2020 saw the dawning of a new age in Apple’s technology and quite possibly for the whole computer industry. It was the year that Apple launched its first M1 chip.
Prior to M1, you would find that, while Macs used a lot of unique technology, they utilised Intel processors for their hardware.
All that changed with the creation of the M1 chip.
Now Macs are powered by Apple’s own technology. It isn’t merely different from other systems on the market, the M1 chips have been game-changing.
The pre-hype for the M1 chips turned out to be very well deserved. Apple fans and critics alike were impressed by the speeds and high efficiency offered by these chips.
The M1 chips provided 2.8x faster processing, up to 11x faster machine learning, 3.5x faster CPU performance and up to 5x faster GPU speeds.
But how did M1 Macs achieve these increased speeds?
M1 System On A Chip Architecture
Apple’s M1 chip is an SoC i.e., a system on a chip. The architecture of these clever chips is fundamentally different from other computers.
In a more traditional setup, you would observe a separate CPU and GPU. Both of these would have separate stores of memory, and when tasks are carried out on your device, the data must be copied and communicated between these systems. This invariably means that, no matter how powerful your CPU and GPU are, there is a limit on their speed because of this data copying necessity.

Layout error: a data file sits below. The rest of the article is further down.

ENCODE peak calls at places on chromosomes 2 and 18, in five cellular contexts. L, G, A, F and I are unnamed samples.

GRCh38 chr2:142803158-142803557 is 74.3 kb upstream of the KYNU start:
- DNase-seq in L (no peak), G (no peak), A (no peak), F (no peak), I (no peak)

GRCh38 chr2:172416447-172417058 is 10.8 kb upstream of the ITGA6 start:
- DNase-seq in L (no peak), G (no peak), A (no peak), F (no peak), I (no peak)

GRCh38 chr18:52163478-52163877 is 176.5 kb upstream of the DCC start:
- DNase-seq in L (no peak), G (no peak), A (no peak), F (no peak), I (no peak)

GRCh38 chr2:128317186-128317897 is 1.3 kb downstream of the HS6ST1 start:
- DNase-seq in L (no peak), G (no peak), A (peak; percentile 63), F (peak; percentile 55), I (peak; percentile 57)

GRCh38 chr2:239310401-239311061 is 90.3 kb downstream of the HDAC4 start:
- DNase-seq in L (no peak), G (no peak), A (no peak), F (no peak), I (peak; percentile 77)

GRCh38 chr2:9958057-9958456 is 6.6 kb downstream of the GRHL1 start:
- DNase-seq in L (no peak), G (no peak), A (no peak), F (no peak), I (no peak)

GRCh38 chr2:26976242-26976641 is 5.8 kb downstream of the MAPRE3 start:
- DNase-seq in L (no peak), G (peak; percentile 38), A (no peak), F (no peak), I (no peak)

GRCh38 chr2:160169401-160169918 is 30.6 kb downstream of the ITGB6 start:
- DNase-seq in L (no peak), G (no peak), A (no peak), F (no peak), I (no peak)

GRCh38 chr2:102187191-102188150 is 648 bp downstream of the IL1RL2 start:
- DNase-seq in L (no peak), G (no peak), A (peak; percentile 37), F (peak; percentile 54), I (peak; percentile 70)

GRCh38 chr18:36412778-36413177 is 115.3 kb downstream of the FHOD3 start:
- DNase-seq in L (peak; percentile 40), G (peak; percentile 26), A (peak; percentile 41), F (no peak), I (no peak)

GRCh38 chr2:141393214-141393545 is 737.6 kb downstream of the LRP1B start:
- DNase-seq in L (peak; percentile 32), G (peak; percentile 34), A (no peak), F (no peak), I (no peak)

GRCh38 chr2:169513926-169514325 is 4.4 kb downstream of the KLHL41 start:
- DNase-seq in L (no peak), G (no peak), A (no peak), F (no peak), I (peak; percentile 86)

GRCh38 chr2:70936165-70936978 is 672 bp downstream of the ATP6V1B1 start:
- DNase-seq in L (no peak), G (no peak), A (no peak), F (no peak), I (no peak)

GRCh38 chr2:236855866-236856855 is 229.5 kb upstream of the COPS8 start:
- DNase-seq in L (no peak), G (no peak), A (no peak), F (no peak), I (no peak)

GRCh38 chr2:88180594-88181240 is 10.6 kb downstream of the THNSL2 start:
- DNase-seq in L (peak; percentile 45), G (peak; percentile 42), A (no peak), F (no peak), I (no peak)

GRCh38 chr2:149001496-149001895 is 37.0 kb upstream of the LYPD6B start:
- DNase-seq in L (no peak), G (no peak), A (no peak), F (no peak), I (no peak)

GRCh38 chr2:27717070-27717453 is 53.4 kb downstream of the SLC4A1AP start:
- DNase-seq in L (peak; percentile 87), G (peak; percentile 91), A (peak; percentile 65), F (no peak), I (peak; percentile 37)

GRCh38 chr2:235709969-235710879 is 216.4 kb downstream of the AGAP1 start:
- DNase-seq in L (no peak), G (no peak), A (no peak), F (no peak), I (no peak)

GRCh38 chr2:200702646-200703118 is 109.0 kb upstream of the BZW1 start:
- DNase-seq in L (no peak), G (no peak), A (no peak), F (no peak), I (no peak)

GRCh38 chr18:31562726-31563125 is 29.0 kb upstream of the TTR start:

The M1 chips are revolutionary because they completely bypass this problem. The unified memory architecture on an M1 chip allows for the seamless and speedy transfer of data. This makes the M1 chip far faster than older tech.
To further boost speed and efficiency, the M1 chips have four high-performance cores and four high-efficiency cores. Depending on the power needs of your current task, the M1 chips can use the right cores to maximise speed and efficiency. That’s what makes the M1 such a smart piece of technology.
Scaling Up Power
Since the roaring success of the original M1 chip, Apple has released two more chips: The M1 Pro and M1 Max. Both these chips deliver the impressive speeds that users have become accustomed to with M1. Additionally, both ramp up the power and performance of Macs with more demanding software and multitasking requirements.
The M1 Pro chips double the size of the chip architecture compared to the original M1. The M1 Max does the same again, doubling the size of the M1 Pro.
M1 Pro houses a 10 core CPU and 16 core GPU with 200GB/s of memory bandwidth and 32 GB of unified memory. There are 5-nanometre technology and 33.7 billion transistors. This can deliver up to 70% faster CPU speed.
The M1 Max has mind-boggling 32 GPU cores and 400 GB/s of memory bandwidth. There are 64 GB of unified memory and 57 billion transistors.
The M1 chip, M1 Pro and M1 Max are all ideal for business use, with the latter two chips being particularly suited to industries using power hungry tech.
An unrivalled balance of speed, powerful performance and energy conservation is what makes this new technology really stand out.